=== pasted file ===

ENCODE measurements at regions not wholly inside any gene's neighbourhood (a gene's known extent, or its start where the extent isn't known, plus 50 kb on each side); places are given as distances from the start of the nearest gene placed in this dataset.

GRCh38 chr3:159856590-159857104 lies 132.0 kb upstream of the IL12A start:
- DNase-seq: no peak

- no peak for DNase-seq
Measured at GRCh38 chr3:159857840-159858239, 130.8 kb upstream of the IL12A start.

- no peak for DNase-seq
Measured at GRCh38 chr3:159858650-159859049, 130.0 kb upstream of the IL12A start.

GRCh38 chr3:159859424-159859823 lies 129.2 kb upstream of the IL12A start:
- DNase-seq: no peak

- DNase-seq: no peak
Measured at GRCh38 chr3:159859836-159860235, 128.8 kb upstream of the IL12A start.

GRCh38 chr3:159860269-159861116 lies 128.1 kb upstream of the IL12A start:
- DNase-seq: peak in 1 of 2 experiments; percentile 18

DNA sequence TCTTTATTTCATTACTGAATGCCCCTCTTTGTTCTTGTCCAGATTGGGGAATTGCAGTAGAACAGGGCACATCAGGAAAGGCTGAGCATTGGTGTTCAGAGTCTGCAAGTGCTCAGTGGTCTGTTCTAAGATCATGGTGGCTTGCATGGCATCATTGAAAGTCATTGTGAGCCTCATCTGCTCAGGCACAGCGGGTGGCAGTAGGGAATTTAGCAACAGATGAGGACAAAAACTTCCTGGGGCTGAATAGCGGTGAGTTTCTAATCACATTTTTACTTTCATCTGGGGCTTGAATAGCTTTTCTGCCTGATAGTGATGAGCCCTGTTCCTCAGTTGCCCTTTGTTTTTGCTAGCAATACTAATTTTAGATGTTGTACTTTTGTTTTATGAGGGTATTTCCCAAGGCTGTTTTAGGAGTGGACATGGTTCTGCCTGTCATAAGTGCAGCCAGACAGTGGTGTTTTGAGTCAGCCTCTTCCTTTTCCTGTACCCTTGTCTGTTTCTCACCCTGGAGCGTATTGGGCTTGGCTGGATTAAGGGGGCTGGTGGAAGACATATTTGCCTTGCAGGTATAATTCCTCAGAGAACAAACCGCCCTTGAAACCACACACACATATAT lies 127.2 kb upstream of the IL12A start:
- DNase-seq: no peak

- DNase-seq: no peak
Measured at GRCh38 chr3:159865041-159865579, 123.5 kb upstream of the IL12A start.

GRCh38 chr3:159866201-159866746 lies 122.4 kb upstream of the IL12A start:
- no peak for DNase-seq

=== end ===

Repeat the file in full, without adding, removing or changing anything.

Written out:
ENCODE measurements at regions not wholly inside any gene's neighbourhood (a gene's known extent, or its start where the extent isn't known, plus 50 kb on each side); places are given as distances from the start of the nearest gene placed in this dataset.

GRCh38 chr3:159856590-159857104 lies 132.0 kb upstream of the IL12A start:
- DNase-seq: no peak

- no peak for DNase-seq
Measured at GRCh38 chr3:159857840-159858239, 130.8 kb upstream of the IL12A start.

- no peak for DNase-seq
Measured at GRCh38 chr3:159858650-159859049, 130.0 kb upstream of the IL12A start.

GRCh38 chr3:159859424-159859823 lies 129.2 kb upstream of the IL12A start:
- DNase-seq: no peak

- DNase-seq: no peak
Measured at GRCh38 chr3:159859836-159860235, 128.8 kb upstream of the IL12A start.

GRCh38 chr3:159860269-159861116 lies 128.1 kb upstream of the IL12A start:
- DNase-seq: peak in 1 of 2 experiments; percentile 18

DNA sequence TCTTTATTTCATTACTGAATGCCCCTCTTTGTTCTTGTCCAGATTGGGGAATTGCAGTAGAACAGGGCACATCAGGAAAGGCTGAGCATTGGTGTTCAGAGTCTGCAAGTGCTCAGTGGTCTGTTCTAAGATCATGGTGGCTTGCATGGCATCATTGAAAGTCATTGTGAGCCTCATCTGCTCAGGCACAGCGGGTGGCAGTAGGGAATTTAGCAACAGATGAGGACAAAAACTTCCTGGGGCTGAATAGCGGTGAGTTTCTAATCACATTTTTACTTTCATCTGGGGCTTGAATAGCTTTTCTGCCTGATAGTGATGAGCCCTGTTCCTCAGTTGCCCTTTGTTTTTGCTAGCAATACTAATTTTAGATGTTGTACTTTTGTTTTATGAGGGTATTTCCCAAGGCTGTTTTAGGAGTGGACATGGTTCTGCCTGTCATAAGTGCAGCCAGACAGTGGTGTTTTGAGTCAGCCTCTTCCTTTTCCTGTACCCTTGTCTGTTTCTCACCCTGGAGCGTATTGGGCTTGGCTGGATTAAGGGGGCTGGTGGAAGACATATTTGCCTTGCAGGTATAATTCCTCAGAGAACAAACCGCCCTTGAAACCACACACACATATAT lies 127.2 kb upstream of the IL12A start:
- DNase-seq: no peak

- DNase-seq: no peak
Measured at GRCh38 chr3:159865041-159865579, 123.5 kb upstream of the IL12A start.

GRCh38 chr3:159866201-159866746 lies 122.4 kb upstream of the IL12A start:
- no peak for DNase-seq